Vertlach: Parshas Mikeitz


Our minhag during Chanukah is to add Al Hanisim into our tefillos and our bentching. In midst of the text of Al Hanisim we thank Hashem for ‘the wars’. In others words, we are thanking Hashem for putting us through the wars. 

The question that is begging to be answered is, doesn’t this sound a bit bizarre? Why are we expressing gratitude to Hashem for putting us through wars? Wars aren’t pleasurable; no one wants a war. What chesed is there in fighting wars?

My Rosh Hayeshiva, Harav Chaim Zev Levitan Shlit”a, offers an answer in which he brings out a very important yesod. Human nature is such, that when a person is accustomed to their daily activities, it becomes second nature to them and they forget to have a true appreciation for what they do.  They simply forget that it is something special, like a treat. We get used to keeping Shabbos, performing Bris Milah, and learning Torah. All these things are what we do on a day to day basis; comes along the yevonim wanting to abolish these daily activities. All of a sudden we have to fight for it and we wage a war. Only once these activities were banned, did we realize how unique they are to us. It was through the war with the yevonim that we now have a greater appreciation for what we were doing. Until we were actually challenged with it-we didn’t have a full appreciation for these mitzvos. It is for this reason that we thank Hashem for waging war against the yevonim. 
There’s a well known story, which is well worth repeating, that illustrates this point exactly.

Rav Shach Zt”l once related what he thought was the most inspiring story of mesiras nefesh that took place during the Holocaust.

In the town of Lodz, there was a Jewish Mafia that had a prominent presence and ran the town. None of its members were religious at all. They were all mechalel Shabbos, ate tarfus, and were constantly disgracing the Torah. When the Nazi’s, yimach shimum, took over the town they decided to start first with the head of this Jewish Mafia, as they felt threatened by his presence. As the Nazi’s entered the city they went straight to the bais medrash, took out all the sifrei Torah and began to unroll it next to an open sewage line. They rounded up a group of Jews and told them to stand on it and start digging mud from the sewer onto the sefer Torah. Those who chose not to comply were instantly shot by these merciless animals. They then brought the head of the Jewish Mafia over to the Sefer Torah and said ‘let’s go….grab a shovel’.  The head of the mafia looked at the Nazi’s and said absolutely not. They looked at him point blank and said, ‘This is an order; do it or we will shoot you’. The head of mafia looked them straight in their eyes and said ‘there’s no way I’m standing on my God’s Torah and humiliating it like this.’ He opened his shirt and shouted shoot me right here! And that’s exactly what happened; he was killed through a tremendous act of mesiras nefesh.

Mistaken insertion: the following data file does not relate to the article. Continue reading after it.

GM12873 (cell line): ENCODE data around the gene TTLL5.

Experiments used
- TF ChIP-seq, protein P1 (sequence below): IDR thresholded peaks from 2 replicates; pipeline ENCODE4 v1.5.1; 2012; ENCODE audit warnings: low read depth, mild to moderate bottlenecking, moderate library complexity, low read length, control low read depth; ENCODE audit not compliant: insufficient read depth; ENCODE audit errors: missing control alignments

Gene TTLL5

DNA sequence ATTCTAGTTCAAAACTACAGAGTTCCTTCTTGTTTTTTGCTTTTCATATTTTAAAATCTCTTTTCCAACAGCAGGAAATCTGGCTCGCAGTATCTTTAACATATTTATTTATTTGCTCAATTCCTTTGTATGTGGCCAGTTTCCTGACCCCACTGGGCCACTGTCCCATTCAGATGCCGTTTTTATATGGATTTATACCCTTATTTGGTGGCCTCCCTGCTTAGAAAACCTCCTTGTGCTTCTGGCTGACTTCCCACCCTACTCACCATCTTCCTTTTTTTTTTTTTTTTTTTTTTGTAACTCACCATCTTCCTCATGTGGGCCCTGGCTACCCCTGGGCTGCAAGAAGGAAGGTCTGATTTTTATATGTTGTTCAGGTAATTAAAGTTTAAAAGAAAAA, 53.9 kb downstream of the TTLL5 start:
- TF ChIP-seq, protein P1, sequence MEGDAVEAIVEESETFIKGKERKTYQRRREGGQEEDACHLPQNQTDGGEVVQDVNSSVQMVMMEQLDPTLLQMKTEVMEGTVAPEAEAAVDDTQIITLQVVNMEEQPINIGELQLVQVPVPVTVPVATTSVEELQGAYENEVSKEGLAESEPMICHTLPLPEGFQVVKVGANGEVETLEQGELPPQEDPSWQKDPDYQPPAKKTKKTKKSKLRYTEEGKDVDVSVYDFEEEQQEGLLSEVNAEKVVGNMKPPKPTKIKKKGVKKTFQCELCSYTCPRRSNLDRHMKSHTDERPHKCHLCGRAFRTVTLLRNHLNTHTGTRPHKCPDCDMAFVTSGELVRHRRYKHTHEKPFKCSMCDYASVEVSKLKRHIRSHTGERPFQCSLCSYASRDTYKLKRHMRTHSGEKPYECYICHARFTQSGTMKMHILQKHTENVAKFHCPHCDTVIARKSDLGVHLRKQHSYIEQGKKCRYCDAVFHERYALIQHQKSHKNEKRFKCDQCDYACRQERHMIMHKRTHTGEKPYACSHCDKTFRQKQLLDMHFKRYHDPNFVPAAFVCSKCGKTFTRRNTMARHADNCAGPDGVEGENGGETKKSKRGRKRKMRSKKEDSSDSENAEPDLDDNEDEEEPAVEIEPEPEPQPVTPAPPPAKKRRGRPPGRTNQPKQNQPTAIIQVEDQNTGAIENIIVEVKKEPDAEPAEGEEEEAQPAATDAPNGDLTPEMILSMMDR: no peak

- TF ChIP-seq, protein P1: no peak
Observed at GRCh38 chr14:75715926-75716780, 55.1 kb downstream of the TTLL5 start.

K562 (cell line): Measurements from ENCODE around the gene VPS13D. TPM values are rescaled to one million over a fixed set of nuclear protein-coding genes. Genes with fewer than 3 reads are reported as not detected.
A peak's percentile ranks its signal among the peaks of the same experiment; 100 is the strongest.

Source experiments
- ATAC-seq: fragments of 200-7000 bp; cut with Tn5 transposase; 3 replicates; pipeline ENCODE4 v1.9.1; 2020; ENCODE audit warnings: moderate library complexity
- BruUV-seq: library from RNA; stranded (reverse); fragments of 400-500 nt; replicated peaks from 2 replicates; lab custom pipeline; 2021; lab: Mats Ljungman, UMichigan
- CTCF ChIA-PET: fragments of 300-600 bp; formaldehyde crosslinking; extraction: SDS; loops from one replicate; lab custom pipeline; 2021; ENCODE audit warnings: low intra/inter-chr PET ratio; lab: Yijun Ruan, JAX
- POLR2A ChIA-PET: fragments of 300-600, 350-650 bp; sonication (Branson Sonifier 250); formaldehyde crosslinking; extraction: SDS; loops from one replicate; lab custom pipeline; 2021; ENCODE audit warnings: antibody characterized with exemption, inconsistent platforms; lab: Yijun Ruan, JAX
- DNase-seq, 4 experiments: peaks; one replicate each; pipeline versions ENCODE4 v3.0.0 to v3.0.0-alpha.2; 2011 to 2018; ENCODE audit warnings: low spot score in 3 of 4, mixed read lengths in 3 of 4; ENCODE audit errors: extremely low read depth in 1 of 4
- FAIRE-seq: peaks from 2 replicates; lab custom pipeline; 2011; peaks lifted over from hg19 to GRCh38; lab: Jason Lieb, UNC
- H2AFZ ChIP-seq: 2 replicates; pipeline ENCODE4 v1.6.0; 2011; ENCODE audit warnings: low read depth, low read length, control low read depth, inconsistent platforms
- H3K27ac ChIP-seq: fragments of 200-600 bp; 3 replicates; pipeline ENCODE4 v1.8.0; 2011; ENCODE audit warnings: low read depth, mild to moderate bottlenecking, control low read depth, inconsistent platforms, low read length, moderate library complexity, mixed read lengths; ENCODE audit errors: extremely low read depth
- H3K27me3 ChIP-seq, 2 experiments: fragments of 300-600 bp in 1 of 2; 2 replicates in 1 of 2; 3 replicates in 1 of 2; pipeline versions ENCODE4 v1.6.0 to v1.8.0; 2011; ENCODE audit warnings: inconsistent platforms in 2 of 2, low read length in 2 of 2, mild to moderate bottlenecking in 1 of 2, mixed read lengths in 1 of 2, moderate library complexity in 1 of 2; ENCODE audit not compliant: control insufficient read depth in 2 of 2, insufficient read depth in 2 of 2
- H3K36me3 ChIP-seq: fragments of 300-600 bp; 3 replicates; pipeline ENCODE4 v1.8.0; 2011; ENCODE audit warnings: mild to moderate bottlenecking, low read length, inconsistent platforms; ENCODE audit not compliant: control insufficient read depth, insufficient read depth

Said Rav Shach, here was a person who was constantly disgracing the Torah but when he was put to the test by someone who wanted to strip him of his ability to give kovod haTorah, he risked his life for it. People don’t always have an appreciation for what they stand for, until they’re put to the test.
As we’ve all heard over the years, Chanukah is a time for hischadshus-for new beginnings when we all try to start fresh. If we are challenged, take a look at ourselves and ask in which area do I need to strengthen myself? Let’s all try to start anew by making a small kabalah. Klal Yisroel was hit with a terrible tragedy this week with the untimely passing of Moshe Yehuda Zt”l ben Yaakov Hacohen Berkowitz. He was a person who would always push others to be mekabel something small towards perfecting themselves. Could there be a more appropriate time, then now, to do something concrete (which will also help his neshama have an aliyah)? By the miracle of Chanukah we realized our privilege of serving Hashem only after the yevonim tried to stop us from serving Him. With that, we now have a new attitude towards performing our avodos Hashem. Let’s not wait for another ‘reminder’.

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